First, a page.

Banks and card companies have raised fees and interest rates in recent months to counter the expected losses from a new law and the unstable job markets. Delinquencies also increased substantially a few months ago, fueled by the rising unemployment rate. With recent figures showing some improvement in the jobless rate, some economists have expressed optimism that the U.S. economy may well be on the road to recovery.
Delinquencies are credit debts that have not been settled by a cardholder. The credit industry typically allows a window of 30 days before considering a consumer as delinquent. Analysts often cite the close link of delinquencies with the number of unemployed Americans. In fact, several months ago during the height of the recession, specialists predicted delinquencies to increase considerably because of the grim unemployment outlook.
Today, however, credit analysts are saying that the number of delinquencies can actually fall in the next few months. Experts have noticed improvements in May and June, fueling speculation that delinquency rates will eventually decline. The changes have also helped boost the stocks of several major financial institutions.
According to Chris Brendler, an industry analyst, the soon to be released July report is likely to show improvements in delinquencies. He says that early-stage delinquencies have been in decline for the past months and are expected to reduce late-stage delinquencies. The prediction may come as a pleasant development especially for cardholders who are behind on card payments.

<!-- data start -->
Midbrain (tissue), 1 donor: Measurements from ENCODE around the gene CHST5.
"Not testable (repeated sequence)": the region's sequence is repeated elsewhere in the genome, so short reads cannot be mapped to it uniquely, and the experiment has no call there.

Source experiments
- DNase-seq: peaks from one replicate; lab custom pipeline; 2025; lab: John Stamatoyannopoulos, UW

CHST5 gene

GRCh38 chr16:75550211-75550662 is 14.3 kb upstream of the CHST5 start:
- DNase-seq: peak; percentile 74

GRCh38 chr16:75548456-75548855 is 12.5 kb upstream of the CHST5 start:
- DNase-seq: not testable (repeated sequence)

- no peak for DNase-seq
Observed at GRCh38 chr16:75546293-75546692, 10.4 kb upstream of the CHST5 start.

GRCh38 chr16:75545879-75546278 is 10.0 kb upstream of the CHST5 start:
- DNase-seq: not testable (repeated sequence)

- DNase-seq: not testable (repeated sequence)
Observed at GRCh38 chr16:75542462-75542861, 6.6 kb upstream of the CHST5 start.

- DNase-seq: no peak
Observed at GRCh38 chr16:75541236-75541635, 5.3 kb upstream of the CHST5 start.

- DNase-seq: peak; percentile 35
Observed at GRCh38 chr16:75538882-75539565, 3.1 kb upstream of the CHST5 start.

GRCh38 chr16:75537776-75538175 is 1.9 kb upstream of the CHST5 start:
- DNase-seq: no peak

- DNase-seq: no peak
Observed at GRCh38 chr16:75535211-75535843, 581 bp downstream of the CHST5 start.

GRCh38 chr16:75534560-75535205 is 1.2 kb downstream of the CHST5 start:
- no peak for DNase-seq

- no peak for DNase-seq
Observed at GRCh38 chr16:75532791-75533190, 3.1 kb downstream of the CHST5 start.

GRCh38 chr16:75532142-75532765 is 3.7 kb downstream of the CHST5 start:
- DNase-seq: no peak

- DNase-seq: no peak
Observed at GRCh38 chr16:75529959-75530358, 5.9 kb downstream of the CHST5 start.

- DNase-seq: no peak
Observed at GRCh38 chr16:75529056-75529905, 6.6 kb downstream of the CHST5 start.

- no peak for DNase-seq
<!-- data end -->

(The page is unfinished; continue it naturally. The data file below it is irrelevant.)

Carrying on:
Brendler cautions though, that investors will likely be more focused on early-stage delinquencies. This presents a problem since industry trends are showing these particular delinquencies to actually rise. However, analysts are still hopeful that the increase in delinquencies will be minimal and not affect the overall improvement of the credit industry.
Investors will soon pay closer attention to the long-term status of their investments, Brendler explains. This new focus will eventually lead to a loss of interest in early-stage delinquencies and renew interest in late-stage delinquencies. The analyst contends that when this happens, stocks can fall once more.
For the meantime, however, the stocks of card companies are expected to continue their rally because of the recent positive developments to card delinquencies. Brendler also says that while the July report can help boost optimism among the players in the credit industry, companies have to prepare for potentially tougher months ahead. Despite this, he says, the growing optimism in the credit industry is unlikely to be dampened so easily.